On Saturday may 13 spring was enhanced by Toronto’s first Youth for Life Conference. The conference arose from a need to learn more about how abortion affects our community, and more importantly to network with other young people to give the framework to build support groups within their schools.
Over 70 pro-life teens from area high schools congregated in the cafeteria of Saint Michael’s Collage School. June Scandiffio, president of the Right to Life Association of Toronto, and organizer of the conference took to podium first.
She congratulated the students on attending and scorned the media’s negative image of youth. She challenged the budding pro-lifers with the questions, “When did your rights begin?” and “What are your rights as part of a human community?” As her speech continued, the much-circulated word choice began to emerge as the prevalent motif. She stressed that abortion and the pro-life agenda was not just a religious issue but a concern to everyone.
Next she presented a slide show titles, “Life is a Continuum” identifying, articulating, and clarifying respect for all human life from conception to natural death. Mrs. Scandiffio eloquently summed up her speech by quoting George Orwell, “Before we can change ideology we must first change language.”
Presenting next was Angelina Steenstra, co-founder of Second Chance Ministries, which offers spiritual and peer counseling, as well as public education on abortion aftermath. She immediately took the students on a spiritual odyssey, chronicling her own troubled youth.
Her first and only encounter with sex at the tender age of 15 left her pregnant. She painfully described the lack of information available on the physiological and psychological dangers of abortion. Suffering from low self-esteem, with an ambivalent boyfriend, and afraid what her parents would say, she decided to abort the baby. There was an uncomfortable silence as many of the students faces reflected the sadness of her tale. David Rebello, 18, from Northmount described the talk as a, “a very sobering experience.”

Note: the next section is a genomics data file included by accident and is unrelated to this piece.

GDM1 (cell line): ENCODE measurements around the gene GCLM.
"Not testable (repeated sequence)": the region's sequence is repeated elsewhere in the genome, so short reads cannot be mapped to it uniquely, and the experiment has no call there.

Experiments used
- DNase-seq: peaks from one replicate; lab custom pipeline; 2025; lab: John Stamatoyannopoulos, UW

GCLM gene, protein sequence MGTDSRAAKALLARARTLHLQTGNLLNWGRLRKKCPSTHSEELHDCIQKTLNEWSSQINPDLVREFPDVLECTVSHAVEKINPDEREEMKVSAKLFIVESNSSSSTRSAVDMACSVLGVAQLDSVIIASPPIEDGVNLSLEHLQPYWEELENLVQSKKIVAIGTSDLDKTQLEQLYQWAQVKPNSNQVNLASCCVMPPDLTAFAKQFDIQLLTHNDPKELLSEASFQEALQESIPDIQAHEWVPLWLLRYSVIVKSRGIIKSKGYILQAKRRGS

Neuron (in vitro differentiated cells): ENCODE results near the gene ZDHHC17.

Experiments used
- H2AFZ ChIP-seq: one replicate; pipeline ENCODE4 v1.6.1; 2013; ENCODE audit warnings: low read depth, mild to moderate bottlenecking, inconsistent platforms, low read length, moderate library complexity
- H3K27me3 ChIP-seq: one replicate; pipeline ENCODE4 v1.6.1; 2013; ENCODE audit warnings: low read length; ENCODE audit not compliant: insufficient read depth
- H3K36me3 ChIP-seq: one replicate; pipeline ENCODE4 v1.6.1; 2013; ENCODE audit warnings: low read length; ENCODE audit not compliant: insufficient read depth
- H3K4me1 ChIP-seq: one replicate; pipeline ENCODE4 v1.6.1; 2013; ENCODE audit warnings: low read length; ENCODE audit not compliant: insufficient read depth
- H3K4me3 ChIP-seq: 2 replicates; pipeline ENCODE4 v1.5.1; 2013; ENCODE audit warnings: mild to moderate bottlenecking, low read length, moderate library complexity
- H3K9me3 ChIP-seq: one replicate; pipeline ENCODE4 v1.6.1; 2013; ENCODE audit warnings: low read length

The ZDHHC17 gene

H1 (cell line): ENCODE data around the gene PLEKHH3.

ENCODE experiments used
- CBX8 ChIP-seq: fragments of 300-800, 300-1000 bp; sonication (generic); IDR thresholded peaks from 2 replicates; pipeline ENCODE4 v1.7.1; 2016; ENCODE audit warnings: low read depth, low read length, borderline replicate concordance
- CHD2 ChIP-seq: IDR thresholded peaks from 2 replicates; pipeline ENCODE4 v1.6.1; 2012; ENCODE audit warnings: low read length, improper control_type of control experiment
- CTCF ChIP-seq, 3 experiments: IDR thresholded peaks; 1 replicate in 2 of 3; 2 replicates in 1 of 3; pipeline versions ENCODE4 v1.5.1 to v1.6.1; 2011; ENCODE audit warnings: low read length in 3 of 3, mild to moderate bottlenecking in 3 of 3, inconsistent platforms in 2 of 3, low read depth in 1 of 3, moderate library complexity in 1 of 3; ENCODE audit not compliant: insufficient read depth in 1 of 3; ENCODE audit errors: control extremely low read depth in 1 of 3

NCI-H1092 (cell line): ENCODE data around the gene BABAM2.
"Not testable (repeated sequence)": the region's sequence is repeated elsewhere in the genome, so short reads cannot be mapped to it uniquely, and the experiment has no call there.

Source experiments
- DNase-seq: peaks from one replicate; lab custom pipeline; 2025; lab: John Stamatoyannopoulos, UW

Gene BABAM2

Mrs. Steendtra pleaded with all present to be faithful to their inner messages. She knew abortion was wrong but at the age of 15 could not find the courage to be true to herself. By 17, she began more than a decade of dysfunctional relationships, and substance abuse, a complete detachment from her own inner message until on day she re-emerged into God’s light. Hers was a painfully slow healing process, but coming to terms with her abortion an with post abortion syndrome gave Angelina a new found freedom.
Before lunch, the students organized themselves into workshop groups. The co-ordinator, Kathleen Rose, instructed all to discuss the post abortion syndrome and again review both June and Angelina’s speeches.
After lunch, sponsored by Mr. Frank D’Angelo of “The Messengers” and Mr. Joseph Pope, an energetic group of students representing Challenge ’95 took center stage. The students of challenge ’95 will spend six weeks crossing the country, bringing a positive message to youth on sexuality. While identifying that sex is good, they stressed it can only be appreciated with the context of marriage.
Last year Challenge ’94 reached out to 60,000 students. This year they hope to top that. The last to speak was Joanne Dieleman, whose name is familiar to many in the pro-life movement. Joanne has provided many women with the strength and courage to carry their pregnancies to term. She is co-director at the Aid-to-Women Crisis Pregnancy Center, in Toronto.
The last workshop was a review of all the material covered. As I quietly walked around the groups of students, I was impressed with their sincerity and conviction.